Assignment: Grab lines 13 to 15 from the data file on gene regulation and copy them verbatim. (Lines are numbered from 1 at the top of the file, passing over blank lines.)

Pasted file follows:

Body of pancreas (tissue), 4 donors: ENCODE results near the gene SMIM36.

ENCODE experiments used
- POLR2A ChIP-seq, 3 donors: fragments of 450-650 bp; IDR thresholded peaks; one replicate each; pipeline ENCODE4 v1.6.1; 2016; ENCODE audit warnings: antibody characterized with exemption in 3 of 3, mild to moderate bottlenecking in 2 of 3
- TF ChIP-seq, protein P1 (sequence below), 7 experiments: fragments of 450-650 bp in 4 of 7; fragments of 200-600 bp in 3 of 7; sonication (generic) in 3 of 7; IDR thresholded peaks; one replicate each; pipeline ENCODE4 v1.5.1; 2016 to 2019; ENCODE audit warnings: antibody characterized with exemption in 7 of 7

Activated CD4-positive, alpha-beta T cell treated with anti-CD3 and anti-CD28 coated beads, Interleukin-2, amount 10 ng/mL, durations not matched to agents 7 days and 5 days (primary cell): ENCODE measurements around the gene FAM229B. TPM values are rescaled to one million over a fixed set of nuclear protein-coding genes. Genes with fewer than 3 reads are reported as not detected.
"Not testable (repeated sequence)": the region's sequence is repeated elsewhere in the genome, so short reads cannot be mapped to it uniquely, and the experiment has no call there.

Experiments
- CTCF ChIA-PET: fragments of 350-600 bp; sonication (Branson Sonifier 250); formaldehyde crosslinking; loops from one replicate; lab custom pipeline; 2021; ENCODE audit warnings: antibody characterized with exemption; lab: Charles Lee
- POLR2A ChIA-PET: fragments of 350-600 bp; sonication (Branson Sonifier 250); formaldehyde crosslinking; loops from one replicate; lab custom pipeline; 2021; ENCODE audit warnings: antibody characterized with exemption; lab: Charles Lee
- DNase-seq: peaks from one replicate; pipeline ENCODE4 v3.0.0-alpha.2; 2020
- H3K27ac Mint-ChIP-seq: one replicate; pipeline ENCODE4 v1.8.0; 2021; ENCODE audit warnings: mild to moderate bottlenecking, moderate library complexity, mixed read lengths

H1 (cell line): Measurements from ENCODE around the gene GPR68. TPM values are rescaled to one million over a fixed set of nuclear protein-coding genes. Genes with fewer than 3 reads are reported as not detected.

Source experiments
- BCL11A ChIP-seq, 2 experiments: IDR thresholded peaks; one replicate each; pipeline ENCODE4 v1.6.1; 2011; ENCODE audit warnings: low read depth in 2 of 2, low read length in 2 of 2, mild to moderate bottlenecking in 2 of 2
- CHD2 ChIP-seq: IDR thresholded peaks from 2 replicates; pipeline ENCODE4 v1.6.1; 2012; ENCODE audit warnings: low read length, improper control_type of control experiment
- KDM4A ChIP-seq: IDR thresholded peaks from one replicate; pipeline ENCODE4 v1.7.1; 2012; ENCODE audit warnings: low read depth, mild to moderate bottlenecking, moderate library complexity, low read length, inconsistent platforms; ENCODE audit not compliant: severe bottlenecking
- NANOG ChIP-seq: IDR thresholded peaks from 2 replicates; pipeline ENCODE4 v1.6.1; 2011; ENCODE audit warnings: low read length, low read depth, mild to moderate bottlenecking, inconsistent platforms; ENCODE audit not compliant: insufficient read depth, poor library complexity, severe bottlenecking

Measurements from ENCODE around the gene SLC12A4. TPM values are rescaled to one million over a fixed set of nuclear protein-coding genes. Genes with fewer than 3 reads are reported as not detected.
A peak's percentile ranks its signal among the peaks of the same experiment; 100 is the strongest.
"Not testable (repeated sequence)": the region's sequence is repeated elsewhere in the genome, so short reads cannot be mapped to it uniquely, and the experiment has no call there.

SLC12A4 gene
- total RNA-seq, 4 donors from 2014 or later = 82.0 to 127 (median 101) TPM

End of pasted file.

Source experiments
- BCL11A ChIP-seq, 2 experiments: IDR thresholded peaks; one replicate each; pipeline ENCODE4 v1.6.1; 2011; ENCODE audit warnings: low read depth in 2 of 2, low read length in 2 of 2, mild to moderate bottlenecking in 2 of 2
- CHD2 ChIP-seq: IDR thresholded peaks from 2 replicates; pipeline ENCODE4 v1.6.1; 2012; ENCODE audit warnings: low read length, improper control_type of control experiment